Those of us who work at Villa Finale are fortunate to have leadership that encourages staff enrichment and development. For the second straight year, we loaded a mini van and all headed to Galveston to visit historic sites, places of interest and meet with other in the fields of museum and preservation.
As in 2013, our accommodations were once again at the Michel B. Menard House. Built in 1838, the house is now the oldest surviving house in the city and is operated by the Galveston Historical Foundation. After carefully picking out our rooms for our stay, we headed out to the Texas Seaport Museum to tour the Tall Ship Elissa. Built
in Scotland in 1877, the barque is one of the oldest sailing ships in the world. The ship is kept in tip-top shape by caring volunteers, many of whom have an opportunity to sail on the Elissa as a reward for number of hours served. Many thanks to Rachel for the wonderful tour! After our visit on the Elissa, the staff received its own private boat tour of Galveston Bay by the very entertaining Captain Wes and his one-woman crew. The staff was enthralled by the amount of dolphins we saw frolicking throughout! A highlight of the day was an Italian dinner with colleagues from the Galveston Historical Foundation. Sharing stories about historic preservation over fine food and a glass of wine was a fitting way to end day one.
Day two began early the next day. The staff, still tired from the boat ride and all the excitement of our arrival, stuffed itself in the van for a ferry ride that was the beginning of our trip to Orange, Texas and Shangri La Botanical Gardens and Nature Center. The Center, a program of the Nelda C. and H.J. Lutcher Stark Foundation, is sprawled out over 200 acres; the Botanical Gardens contain over 300 plant species, many of which are in meticulously maintained green houses. For me, the Pond of the Blue Moon and the Children’s Garden were the most fascinating. After lunch at Shangri La, the staff received a tour of the 1894 W.H. Stark House, also in Orange. The three-story house is furnished with original family pieces and is definitely something to see if you’re ever in Orange.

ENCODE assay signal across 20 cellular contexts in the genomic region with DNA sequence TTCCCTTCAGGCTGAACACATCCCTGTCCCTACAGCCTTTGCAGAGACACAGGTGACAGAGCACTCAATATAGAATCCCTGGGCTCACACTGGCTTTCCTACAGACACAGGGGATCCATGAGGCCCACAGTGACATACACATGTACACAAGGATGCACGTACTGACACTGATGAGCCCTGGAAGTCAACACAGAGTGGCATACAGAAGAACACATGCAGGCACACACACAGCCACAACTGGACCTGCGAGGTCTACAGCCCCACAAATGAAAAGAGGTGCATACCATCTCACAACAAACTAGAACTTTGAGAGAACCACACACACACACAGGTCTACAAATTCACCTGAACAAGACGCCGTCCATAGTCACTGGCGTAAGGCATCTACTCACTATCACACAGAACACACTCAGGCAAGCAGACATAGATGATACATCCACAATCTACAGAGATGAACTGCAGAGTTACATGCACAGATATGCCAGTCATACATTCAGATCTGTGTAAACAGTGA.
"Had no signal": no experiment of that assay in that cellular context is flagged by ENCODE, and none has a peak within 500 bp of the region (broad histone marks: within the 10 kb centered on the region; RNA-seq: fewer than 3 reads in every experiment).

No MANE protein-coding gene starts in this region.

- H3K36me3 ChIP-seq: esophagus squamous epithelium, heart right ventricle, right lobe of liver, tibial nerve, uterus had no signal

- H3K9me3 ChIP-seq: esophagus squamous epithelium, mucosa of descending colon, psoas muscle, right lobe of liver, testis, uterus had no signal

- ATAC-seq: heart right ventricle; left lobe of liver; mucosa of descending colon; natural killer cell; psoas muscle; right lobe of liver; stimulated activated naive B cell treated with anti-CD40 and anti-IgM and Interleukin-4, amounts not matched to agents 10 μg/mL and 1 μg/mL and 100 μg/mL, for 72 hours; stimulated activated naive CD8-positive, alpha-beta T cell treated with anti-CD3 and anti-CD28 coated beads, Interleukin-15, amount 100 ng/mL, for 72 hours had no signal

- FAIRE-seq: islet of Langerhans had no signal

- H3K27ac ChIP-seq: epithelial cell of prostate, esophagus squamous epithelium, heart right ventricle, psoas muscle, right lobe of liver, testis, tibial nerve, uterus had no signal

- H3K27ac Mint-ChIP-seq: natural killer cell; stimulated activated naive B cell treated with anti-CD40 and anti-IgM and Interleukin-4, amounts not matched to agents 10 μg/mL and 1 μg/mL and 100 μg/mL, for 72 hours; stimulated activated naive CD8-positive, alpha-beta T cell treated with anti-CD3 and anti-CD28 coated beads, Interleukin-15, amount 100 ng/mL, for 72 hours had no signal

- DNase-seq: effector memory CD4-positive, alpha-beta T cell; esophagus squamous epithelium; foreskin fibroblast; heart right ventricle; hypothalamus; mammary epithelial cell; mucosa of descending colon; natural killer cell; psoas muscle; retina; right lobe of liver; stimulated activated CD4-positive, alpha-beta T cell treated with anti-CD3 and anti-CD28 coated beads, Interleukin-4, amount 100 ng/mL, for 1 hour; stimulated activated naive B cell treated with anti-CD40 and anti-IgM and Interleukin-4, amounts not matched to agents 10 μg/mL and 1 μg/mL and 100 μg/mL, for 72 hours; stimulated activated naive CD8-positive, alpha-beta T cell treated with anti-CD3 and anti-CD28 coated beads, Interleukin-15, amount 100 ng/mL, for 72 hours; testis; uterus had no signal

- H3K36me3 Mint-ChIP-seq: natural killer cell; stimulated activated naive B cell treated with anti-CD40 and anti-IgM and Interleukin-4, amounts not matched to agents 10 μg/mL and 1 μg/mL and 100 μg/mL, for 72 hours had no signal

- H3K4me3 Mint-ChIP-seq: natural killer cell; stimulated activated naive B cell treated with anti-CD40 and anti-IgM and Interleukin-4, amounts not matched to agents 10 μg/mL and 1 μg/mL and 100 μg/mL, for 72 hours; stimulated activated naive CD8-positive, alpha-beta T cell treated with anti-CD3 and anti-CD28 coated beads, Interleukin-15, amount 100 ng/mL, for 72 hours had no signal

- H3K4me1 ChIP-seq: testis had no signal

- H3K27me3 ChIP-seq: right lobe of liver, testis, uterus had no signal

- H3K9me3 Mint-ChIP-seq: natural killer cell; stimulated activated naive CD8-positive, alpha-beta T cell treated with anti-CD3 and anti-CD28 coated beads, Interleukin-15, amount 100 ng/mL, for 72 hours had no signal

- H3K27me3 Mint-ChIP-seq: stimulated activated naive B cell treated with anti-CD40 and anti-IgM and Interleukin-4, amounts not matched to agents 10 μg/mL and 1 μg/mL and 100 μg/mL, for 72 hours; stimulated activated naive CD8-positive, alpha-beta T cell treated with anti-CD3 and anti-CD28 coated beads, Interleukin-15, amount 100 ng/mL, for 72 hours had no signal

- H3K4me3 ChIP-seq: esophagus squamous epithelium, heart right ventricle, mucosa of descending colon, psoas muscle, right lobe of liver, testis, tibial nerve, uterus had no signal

Our historic homes tour did not end there. Our next stop was Beaumont and the McFaddin-Ward House. The house, built in 1905, was the home of W.P.H. and Ida Caldwell McFaddin and family who made their fortune from the cattle and oil business. The entire house is lavishly decorated but I think the staff would agree that our favorite place in the house was in the third floor, where the McFaddin boys lived. It was quite the “man cave!” For those of us who have made our careers in the museum field, the curatorial storage was an incredible thing to see – everything is carefully stored with proper materials and using best practices. I was like a kid in a candy store! Thank you so much to the McFaddin-Ward staff for sharing the space
with us! After yet another long day, the staff enjoyed down-time back in Galveston with a delicious dinner at the Saltwater Grill: you can’t go to Galveston and not have sea food!
On our last day in Galveston, the staff made its way to the Bishop’s Palace. This was a stop during last year’s trip, however, some of us were unable to travel so I am happy it was added to the agenda once again. The Bishop’s Palace is an absolute must-see if you’re ever in Galveston! Designed and built in 1892 by architect Nicholas Clayton for railroad magnate Walter Gresham, the unfurnished house is nearly 21,000 square
feet on an incredibly small lot but, wow! What an amazing structure! From its intricate wood details to its beautiful windows, the Bishop’s Palace does not need any furnishings in order to shine.
Next stop after the grandeur of the Bishop’s Palace was The Menil Collection in Houston. This was an opportunity for each staff member to wander on their own to enjoy their preferred forms of art. The stop at the Menil was fitting before our visit to Rienzi – the Museum of Fine Arts, Houston. Rienzi is actually a house museum for European decorative arts located in Houston’s historic River Oaks neighborhood. The home itself was built in 1952 for philanthropists Carol Sterling Masterson and
Harris Masterson III who, among their many endeavors, were avid collectors, much like Walter Mathis who owned
Villa Finale. Unlike Villa Finale, however, Rienzi continues to add to the collection for the purpose of displaying items that are the best examples of its European theme. It is always a treat to visit unique sites like Rienzi.
Needless to say, the staff was tuckered out after our three days of nonstop visits! We arrived back in San Antonio safe and sound, just ahead of a rare freeze. I guess it was very fitting as we “cooled down” from a very busy and exciting trip.